While I’m a fan of coffee, I do recommend some caution. Too much caffeine, in addition to effects on the cardiovascular system, can do other things too such as disrupt sleep, which can have implications for health and wellbeing. Some people metabolise caffeine (in the liver) very quickly and throw back a double espresso after dinner and still sleep like babies. Others, though, are not so fortunate, and can be tripped up by caffeine consumed hours before. If you think you’re caffeine-sensitive, then I’d advise keeping coffee intake generally low and confining it to the morning only.

I’ve found in my experience that most individuals who over-drink coffee tend to drink it indiscriminately. In other words, they will drink instant coffee, machine coffee, coffee served in meetings etc. whether they want it or like it or not. For most of these people, coffee-quaffing is just habit. I suggest a more discerning approach:

If you really like coffee, have something you really like.

Brewing some decent coffee for yourself in the morning might be an approach here. Another is only to take coffee from places where you can be sure of the quality. Here in London we have a ton of coffee shops including several chains. The three chains with the most presence are Starbucks, Costa and Nero’s. I think Nero’s serve the best coffee, so I have a ‘Nero’s or nothing’ policy. This makes it very difficult for me to drink much coffee in any given day. I don’t drink much coffee, but the ones I have I really savour.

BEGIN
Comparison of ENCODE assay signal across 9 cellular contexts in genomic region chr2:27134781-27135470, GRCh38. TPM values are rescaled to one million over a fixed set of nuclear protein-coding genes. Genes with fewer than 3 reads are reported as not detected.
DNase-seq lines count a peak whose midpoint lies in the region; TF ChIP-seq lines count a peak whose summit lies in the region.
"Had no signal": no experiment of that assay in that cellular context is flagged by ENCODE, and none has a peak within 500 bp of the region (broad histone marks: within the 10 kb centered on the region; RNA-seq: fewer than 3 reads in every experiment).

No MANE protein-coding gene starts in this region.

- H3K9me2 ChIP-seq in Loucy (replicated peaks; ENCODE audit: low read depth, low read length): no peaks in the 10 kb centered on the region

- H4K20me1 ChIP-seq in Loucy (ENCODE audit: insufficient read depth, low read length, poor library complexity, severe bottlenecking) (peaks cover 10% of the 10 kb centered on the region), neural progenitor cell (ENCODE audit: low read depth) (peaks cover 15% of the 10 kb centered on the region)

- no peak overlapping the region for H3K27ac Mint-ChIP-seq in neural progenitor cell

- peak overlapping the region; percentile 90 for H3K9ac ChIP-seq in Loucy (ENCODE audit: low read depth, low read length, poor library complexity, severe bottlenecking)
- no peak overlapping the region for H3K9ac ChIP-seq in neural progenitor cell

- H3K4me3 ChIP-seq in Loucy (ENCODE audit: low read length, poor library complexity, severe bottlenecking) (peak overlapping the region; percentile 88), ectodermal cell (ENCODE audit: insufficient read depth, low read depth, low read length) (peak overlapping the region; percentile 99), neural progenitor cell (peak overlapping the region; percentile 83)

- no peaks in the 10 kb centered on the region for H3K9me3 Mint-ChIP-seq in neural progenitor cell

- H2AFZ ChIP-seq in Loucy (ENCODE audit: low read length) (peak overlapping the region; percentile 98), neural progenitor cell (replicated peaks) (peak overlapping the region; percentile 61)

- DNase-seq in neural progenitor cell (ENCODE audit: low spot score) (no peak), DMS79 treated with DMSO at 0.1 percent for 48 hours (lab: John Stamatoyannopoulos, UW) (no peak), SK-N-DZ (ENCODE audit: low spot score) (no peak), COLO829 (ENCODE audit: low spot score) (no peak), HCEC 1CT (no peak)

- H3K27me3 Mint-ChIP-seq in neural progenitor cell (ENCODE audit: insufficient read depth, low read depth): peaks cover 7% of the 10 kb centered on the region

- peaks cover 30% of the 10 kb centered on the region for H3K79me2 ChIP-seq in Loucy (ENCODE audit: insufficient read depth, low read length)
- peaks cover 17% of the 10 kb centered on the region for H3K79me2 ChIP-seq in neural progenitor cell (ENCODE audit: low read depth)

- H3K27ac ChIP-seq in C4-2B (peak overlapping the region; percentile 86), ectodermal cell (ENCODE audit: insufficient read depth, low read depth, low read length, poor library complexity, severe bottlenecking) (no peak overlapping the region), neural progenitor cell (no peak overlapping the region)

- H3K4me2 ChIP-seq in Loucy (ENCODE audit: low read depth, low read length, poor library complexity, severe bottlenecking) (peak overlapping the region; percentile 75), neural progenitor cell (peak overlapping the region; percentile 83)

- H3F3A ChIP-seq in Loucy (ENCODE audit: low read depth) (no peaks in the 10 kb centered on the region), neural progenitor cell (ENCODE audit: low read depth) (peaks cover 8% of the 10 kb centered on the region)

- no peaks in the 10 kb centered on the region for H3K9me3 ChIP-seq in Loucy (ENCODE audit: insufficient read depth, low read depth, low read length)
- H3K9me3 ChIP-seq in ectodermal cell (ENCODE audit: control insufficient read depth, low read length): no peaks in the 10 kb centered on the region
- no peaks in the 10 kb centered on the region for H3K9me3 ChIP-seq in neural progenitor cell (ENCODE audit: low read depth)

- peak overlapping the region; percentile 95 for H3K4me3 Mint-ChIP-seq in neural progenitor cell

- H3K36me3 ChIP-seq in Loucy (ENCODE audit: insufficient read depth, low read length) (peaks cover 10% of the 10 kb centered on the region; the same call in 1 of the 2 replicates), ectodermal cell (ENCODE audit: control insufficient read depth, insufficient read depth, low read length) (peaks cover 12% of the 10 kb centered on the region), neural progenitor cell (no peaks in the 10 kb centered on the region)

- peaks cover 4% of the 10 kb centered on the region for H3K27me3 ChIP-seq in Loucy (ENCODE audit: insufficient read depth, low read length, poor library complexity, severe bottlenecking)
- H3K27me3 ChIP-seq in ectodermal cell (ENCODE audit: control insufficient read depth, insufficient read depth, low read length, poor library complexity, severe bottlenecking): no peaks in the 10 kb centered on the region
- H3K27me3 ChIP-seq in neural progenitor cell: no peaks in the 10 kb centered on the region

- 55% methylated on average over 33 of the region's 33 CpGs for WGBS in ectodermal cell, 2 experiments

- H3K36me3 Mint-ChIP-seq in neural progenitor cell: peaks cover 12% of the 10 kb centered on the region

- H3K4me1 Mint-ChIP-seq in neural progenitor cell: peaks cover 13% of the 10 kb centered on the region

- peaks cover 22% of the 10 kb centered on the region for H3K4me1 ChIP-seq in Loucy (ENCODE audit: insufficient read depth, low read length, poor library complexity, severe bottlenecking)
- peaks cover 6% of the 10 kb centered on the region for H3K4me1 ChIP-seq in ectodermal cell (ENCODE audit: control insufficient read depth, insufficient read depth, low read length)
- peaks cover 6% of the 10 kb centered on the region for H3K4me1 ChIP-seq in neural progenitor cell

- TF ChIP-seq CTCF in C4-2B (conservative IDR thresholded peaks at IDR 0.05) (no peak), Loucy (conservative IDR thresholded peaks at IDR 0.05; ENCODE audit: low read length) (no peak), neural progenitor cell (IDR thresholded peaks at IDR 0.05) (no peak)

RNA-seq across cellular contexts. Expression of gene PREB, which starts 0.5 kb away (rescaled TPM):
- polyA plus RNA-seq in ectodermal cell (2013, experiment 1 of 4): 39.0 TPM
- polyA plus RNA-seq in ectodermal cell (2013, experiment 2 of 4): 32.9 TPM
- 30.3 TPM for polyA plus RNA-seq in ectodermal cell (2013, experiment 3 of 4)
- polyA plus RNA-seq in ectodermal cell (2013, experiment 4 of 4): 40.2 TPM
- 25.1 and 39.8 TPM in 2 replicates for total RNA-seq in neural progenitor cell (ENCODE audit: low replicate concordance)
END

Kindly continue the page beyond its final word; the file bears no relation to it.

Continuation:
References:

1. Mesas AE, et al.The effect of coffee on blood pressure and cardiovascular disease in hypertensive individuals: a systematic review and meta-analysis. Am J Clin Nutr epub 31 August 2011

13 Responses to Coffee safe for those with history of raised blood pressure

  1. Alex 1 September 2011 at 7:24 pm #

    Amen to that: Nero is by far the best coffee around. Starbucks I wouldn’t drink if I was dying of thirst.

  2. George Phillips 2 September 2011 at 2:27 pm #

    Nero definitely. Good coffee plus they don’t sweeten the whipped cream with vanilla syrup. (all the rest, Starbucks, Costa serve sweetened cream.)

    My favourite is a Nero ‘super’ con panna. That’s a normal 2 shot con panna but served in a regular cup with as much whipped cream as possible piped into the cup!!

    A middle age spread guy seeing me ordering this asked me “How can you have that yet be so lean?”